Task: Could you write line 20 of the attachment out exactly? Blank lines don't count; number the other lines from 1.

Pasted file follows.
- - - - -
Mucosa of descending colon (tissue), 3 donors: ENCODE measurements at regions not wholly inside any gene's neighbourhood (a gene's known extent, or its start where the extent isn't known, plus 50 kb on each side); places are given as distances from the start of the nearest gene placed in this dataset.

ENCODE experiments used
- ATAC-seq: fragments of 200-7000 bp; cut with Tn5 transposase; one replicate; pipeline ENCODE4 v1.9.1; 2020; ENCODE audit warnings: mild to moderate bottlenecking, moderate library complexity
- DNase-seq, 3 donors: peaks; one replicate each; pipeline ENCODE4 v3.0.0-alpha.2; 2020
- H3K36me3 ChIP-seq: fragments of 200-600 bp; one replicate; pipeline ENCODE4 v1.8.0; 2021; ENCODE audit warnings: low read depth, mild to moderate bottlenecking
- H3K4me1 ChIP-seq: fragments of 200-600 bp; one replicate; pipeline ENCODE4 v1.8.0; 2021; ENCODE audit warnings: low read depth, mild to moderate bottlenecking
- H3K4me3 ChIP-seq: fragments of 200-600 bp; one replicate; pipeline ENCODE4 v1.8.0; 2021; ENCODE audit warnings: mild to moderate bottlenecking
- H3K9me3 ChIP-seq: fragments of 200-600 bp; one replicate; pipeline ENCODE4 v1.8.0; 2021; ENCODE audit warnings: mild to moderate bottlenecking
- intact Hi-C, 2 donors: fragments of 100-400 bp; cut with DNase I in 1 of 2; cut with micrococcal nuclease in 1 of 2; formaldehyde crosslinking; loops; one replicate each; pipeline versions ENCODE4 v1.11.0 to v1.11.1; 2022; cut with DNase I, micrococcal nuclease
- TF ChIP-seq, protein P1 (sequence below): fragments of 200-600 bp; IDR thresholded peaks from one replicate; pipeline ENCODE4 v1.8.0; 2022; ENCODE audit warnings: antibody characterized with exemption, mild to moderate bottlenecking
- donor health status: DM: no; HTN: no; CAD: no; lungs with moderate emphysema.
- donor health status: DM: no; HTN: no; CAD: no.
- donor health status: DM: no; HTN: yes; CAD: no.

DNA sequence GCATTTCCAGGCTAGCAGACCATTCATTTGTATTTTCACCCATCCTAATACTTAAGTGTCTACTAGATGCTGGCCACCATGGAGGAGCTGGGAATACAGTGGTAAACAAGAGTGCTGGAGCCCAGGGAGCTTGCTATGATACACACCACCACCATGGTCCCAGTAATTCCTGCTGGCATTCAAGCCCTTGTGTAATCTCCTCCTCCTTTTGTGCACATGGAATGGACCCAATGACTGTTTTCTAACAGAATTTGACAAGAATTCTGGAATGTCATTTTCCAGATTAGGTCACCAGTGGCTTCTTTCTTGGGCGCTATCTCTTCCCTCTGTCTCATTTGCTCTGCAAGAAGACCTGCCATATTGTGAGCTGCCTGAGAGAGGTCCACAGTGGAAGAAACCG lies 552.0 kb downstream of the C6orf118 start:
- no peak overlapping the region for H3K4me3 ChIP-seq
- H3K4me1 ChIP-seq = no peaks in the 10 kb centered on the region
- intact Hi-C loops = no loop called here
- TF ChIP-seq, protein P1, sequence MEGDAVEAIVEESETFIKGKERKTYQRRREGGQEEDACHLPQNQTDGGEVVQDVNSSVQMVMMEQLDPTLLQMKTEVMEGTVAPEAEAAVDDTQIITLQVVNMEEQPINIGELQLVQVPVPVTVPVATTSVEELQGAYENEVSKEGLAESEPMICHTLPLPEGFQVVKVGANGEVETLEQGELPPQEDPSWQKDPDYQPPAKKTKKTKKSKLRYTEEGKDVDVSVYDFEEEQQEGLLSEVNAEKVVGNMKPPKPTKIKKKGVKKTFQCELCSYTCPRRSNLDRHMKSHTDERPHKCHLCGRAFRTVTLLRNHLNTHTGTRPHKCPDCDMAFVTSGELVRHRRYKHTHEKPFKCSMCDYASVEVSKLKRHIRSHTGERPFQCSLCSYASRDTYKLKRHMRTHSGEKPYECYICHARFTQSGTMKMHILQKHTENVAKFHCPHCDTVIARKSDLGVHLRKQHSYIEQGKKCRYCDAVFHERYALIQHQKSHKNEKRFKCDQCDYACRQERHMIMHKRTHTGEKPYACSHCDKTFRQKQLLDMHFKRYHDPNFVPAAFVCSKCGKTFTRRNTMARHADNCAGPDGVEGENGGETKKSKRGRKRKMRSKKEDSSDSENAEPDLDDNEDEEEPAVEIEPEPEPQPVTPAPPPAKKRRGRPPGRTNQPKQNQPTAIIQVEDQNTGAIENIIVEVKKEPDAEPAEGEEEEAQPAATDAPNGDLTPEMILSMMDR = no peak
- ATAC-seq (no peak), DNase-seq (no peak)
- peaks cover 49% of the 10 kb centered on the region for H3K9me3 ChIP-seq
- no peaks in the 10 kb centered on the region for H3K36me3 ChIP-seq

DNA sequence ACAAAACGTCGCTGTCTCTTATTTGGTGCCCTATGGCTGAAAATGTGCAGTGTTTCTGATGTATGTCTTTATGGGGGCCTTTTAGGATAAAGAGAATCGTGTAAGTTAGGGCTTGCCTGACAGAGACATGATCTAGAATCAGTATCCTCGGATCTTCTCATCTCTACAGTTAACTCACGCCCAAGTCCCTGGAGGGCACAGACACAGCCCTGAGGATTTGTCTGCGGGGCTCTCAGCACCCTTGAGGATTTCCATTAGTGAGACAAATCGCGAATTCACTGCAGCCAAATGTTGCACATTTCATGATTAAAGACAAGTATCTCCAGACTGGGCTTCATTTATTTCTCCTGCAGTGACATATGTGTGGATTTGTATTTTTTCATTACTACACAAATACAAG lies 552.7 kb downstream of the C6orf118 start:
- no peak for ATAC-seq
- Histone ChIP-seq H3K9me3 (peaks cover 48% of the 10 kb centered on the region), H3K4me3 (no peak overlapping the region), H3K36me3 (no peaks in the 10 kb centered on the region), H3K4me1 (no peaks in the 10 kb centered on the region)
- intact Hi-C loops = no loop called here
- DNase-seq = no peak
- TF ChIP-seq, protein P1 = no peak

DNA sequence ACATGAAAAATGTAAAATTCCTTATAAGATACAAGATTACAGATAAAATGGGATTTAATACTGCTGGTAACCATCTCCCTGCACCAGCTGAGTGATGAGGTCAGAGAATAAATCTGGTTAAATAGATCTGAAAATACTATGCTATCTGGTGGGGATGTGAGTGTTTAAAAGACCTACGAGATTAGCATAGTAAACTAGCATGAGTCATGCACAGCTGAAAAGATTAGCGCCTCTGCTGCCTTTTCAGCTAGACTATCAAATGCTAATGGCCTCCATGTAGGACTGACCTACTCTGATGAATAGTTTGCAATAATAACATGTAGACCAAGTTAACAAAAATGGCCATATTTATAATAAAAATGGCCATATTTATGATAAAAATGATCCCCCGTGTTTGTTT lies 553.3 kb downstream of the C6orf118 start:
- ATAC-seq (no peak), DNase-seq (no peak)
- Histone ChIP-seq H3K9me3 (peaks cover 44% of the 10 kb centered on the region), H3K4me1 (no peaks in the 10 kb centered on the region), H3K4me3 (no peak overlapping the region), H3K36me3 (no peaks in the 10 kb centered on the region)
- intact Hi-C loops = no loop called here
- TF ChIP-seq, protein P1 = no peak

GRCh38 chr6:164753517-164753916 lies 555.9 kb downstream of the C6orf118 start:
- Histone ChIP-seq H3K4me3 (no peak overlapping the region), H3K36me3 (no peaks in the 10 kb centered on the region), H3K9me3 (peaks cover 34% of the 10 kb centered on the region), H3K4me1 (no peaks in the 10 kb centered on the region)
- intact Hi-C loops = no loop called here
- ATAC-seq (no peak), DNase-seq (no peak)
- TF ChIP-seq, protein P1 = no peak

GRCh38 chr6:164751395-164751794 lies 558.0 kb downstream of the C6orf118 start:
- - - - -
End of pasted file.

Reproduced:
- peaks cover 49% of the 10 kb centered on the region for H3K9me3 ChIP-seq